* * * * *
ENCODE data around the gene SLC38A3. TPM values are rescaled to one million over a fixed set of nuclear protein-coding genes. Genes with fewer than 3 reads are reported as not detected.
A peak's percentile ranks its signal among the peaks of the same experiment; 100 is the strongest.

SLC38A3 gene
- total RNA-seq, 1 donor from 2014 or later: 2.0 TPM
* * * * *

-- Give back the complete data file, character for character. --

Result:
ENCODE data around the gene SLC38A3. TPM values are rescaled to one million over a fixed set of nuclear protein-coding genes. Genes with fewer than 3 reads are reported as not detected.
A peak's percentile ranks its signal among the peaks of the same experiment; 100 is the strongest.

SLC38A3 gene
- total RNA-seq, 1 donor from 2014 or later: 2.0 TPM